The Nervous Systemby Nathan Larson
A Barnes and Noble Mystery Book Club Summer Reading Pick!
"Dewey is a seriously weird dude, obsessed with Purell...and generally trying to survive in a world that's been unraveled from manifold disasters...Whiplash prose, teeth-gnashing dialogue and post-civilization concepts that make a crazy (amateur) librarian in a pitch-black world a hall of a/i>/b>
A Barnes and Noble Mystery Book Club Summer Reading Pick!
"Dewey is a seriously weird dude, obsessed with Purell...and generally trying to survive in a world that's been unraveled from manifold disasters...Whiplash prose, teeth-gnashing dialogue and post-civilization concepts that make a crazy (amateur) librarian in a pitch-black world a hall of a lot of fun...A good time for fans of the likes of Charlie Huston and Charles Stross."
"A taut, action movie-violent mystery that will appeal to fans of Larson's earlier novel as well as those who like dystopian literature."
"Larson's vividly imagined world and his quirky narrator are likely to win him a cadre of loyal fans."
"This doubleheader, the 'soft apocalypse' noir thrillers The Dewey Decimal System and The Nervous System by former Shudder To Think guitarist Nathan Larson, turns out to contain one of most inventive post-apocalyptic milieus I've ever come across... Two of the most legitimately exciting novels I've read in a long time, these had the rare ability to completely suck me out of my daily reality... taut genre actioners that belie the usual tropes of their genres, and which will undoubtedly be making our Best Of The Year lists come December"
--Chicago Center for Literature and Photography
"Sheer magic and delirious joy, this intellectual giddy riot is the book of the year. The Nervous System is a rock 'n' roll paranoid masterclass in invention, with writing so crafted, gifted, I long to quote every line. The mystery is taken to a whole new level of technospeak artistry, and wonderfully witty, like John Kennedy Toole if he'd written a mystery novel and did metha lot of it. The warmth of the character seeps through in Dewey Decimal's love for a devastated New York and still the city sings. The New York Public Library should put up a plaque to the most original PI since Marlowe. OCD never seemed so compelling. Loved itand then some. What a writer."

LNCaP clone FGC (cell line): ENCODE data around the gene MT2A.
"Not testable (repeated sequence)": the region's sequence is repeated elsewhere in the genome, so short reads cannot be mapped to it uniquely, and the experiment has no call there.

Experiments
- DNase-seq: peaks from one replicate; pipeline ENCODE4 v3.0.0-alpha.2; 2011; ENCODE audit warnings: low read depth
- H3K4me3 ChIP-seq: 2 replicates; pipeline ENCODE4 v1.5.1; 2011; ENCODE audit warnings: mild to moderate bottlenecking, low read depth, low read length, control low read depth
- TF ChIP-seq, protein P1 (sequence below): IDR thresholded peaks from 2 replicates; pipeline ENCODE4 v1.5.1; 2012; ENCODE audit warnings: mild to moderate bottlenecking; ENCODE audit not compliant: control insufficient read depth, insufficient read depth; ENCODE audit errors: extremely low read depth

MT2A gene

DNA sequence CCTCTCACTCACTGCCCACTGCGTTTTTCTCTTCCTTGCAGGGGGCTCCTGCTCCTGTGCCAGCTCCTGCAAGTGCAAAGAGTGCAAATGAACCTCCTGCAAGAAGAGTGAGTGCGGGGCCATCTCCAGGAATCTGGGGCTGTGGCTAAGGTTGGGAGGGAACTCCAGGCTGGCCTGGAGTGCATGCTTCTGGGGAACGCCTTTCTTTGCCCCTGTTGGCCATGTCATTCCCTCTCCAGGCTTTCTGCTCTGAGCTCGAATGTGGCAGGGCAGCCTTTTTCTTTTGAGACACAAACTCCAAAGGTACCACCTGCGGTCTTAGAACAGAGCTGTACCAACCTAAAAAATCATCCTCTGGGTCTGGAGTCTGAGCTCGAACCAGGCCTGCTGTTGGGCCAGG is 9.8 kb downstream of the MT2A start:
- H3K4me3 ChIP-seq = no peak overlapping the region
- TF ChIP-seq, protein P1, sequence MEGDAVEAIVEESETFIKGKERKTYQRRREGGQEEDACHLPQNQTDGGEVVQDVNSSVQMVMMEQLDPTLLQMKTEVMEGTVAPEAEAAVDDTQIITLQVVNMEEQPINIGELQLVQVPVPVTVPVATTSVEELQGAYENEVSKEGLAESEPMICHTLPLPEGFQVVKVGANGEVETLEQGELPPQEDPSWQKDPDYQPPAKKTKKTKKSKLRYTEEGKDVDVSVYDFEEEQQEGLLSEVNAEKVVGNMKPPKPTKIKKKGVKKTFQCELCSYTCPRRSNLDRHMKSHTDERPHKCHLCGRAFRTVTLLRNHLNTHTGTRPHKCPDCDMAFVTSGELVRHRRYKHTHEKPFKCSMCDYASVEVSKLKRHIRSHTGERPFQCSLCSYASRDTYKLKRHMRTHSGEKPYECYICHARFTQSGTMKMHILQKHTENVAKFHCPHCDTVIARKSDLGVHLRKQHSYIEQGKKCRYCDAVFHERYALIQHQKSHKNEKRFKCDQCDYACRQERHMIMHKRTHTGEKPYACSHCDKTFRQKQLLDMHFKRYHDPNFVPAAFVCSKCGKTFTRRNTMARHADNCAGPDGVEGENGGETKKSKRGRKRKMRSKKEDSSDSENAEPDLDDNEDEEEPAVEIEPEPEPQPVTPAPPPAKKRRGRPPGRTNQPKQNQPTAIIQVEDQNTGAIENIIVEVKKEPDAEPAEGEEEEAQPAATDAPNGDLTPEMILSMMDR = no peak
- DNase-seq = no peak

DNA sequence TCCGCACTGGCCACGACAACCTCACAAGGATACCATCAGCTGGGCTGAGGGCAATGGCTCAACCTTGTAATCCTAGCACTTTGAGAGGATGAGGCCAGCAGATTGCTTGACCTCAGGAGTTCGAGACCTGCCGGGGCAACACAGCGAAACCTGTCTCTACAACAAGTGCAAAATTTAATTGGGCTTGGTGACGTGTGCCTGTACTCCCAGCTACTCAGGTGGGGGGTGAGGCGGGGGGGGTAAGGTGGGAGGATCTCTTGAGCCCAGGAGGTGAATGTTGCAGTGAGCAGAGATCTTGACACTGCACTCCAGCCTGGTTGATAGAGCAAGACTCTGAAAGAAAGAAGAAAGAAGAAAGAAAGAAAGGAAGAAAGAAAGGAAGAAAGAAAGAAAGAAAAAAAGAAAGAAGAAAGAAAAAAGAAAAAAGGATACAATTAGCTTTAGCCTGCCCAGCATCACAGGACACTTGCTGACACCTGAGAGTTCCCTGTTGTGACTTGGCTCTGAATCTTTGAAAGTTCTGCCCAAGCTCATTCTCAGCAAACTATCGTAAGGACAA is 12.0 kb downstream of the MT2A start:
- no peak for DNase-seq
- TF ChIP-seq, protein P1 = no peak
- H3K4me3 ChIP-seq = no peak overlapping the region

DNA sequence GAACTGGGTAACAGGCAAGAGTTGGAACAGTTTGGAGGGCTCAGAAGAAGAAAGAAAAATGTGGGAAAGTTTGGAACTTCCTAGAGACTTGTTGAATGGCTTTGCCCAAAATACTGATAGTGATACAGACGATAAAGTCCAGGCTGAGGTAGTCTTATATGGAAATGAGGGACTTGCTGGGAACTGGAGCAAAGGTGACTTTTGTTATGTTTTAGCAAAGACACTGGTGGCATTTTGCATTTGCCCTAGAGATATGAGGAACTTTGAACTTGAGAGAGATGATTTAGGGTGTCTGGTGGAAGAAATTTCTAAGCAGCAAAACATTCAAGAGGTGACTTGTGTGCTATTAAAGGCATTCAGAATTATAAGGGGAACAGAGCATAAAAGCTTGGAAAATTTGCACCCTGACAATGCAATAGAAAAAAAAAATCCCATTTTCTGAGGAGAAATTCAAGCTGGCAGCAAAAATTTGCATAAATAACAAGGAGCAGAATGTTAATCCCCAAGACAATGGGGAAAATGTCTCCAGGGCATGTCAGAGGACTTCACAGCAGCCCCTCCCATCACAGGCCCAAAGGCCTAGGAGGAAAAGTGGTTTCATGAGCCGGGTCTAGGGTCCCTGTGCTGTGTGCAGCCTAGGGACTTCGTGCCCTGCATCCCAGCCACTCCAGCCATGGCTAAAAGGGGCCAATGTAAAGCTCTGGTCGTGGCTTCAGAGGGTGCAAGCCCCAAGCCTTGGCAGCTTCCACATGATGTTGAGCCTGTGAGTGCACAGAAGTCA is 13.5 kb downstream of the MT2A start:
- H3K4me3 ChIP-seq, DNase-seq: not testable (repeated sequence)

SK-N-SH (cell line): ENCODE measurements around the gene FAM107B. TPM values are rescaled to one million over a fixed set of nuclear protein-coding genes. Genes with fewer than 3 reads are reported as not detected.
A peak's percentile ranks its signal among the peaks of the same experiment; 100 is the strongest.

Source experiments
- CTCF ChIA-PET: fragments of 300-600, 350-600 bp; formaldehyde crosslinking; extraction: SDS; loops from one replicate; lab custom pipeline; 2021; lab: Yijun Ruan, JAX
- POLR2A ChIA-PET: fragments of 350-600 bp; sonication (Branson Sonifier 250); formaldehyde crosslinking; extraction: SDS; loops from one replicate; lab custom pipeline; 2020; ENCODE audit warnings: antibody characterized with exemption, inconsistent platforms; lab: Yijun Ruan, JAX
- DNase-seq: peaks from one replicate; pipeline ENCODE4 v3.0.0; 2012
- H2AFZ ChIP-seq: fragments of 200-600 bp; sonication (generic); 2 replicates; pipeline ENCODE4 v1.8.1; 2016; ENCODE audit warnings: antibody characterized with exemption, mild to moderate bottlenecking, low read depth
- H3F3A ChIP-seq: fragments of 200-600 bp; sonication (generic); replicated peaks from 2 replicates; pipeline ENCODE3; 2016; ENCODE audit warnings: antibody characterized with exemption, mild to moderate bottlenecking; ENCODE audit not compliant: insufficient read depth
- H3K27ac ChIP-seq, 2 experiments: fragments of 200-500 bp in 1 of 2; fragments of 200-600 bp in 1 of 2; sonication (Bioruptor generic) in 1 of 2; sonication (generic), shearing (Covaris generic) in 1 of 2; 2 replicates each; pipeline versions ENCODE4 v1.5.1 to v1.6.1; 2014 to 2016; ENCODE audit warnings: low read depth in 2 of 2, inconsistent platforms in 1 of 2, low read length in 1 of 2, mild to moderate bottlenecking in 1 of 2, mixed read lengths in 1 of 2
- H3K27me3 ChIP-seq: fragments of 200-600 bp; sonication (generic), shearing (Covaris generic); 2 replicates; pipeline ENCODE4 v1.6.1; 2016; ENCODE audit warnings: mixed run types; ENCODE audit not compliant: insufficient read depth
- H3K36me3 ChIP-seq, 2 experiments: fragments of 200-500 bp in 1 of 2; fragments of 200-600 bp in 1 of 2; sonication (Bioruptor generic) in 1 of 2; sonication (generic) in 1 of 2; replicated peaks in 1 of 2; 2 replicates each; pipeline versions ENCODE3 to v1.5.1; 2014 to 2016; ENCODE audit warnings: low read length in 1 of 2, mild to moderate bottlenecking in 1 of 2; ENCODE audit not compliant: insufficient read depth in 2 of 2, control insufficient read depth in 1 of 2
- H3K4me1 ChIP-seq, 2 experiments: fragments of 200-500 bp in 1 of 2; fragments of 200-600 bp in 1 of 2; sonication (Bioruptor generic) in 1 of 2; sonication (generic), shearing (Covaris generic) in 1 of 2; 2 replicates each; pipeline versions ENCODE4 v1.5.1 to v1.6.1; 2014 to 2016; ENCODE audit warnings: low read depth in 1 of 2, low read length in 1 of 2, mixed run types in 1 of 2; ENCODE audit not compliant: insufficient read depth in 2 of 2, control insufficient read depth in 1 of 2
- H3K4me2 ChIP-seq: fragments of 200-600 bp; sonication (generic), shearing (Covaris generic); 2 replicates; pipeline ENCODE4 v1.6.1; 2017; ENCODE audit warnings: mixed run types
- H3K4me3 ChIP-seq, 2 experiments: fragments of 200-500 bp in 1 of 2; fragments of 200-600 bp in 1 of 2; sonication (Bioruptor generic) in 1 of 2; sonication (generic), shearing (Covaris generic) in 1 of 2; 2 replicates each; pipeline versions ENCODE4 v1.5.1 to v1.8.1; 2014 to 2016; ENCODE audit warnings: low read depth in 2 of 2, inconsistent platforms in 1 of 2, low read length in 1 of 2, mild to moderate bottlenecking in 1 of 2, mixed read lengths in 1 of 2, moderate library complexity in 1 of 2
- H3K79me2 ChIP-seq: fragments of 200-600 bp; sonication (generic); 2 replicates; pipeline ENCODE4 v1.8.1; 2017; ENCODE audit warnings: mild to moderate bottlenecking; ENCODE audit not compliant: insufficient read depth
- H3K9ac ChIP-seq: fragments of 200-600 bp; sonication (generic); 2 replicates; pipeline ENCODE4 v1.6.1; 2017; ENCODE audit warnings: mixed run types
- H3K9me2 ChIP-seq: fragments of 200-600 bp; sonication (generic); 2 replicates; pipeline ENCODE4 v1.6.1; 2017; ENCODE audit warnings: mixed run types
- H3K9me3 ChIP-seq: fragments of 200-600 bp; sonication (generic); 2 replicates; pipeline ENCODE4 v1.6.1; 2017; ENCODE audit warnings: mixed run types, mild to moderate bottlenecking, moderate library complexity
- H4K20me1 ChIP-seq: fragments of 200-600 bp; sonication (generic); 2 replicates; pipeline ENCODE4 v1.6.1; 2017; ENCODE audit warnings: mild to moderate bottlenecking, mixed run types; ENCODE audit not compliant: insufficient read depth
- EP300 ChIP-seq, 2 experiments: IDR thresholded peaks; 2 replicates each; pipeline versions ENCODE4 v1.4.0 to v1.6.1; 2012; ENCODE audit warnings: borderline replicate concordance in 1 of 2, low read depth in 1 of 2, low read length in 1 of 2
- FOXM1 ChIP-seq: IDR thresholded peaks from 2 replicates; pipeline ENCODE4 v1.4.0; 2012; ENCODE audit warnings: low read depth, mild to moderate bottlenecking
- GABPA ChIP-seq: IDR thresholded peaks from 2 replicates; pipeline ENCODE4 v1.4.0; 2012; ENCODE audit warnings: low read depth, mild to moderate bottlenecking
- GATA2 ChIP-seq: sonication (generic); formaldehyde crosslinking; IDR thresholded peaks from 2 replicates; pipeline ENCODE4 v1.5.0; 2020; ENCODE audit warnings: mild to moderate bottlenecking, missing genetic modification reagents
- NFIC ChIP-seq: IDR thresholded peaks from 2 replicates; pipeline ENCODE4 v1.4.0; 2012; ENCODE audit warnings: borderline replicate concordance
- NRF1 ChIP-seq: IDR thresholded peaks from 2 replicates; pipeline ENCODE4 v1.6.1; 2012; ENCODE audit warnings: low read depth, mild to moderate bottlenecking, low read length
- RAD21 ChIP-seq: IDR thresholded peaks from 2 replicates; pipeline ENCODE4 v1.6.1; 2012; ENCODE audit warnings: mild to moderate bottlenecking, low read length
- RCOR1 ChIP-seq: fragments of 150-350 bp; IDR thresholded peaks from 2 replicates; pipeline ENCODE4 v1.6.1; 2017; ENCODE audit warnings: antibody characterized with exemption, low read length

--Ken Bruen, author of The Guards
"I'm a sucker for a postapocalyptic setting, and Nathan Larson's is a doozy; but the real gold here is the voice. I could listen to this guy all day. If you loved The Dewey Decimal System, you'll love this one too. If you didn't love The Dewey Decimal System, it's because you didn't read it. That's okay, you can start here. Thank me later."
--SJ Rozan, Edgar Awardwinning author of Ghost Hero
"The Nervous System is an armed-to-the-teeth, punch-in-the-guts, post-apocalyptic page turner. You’ll be afraid to put it down."
--Maggie Estep, author of Hex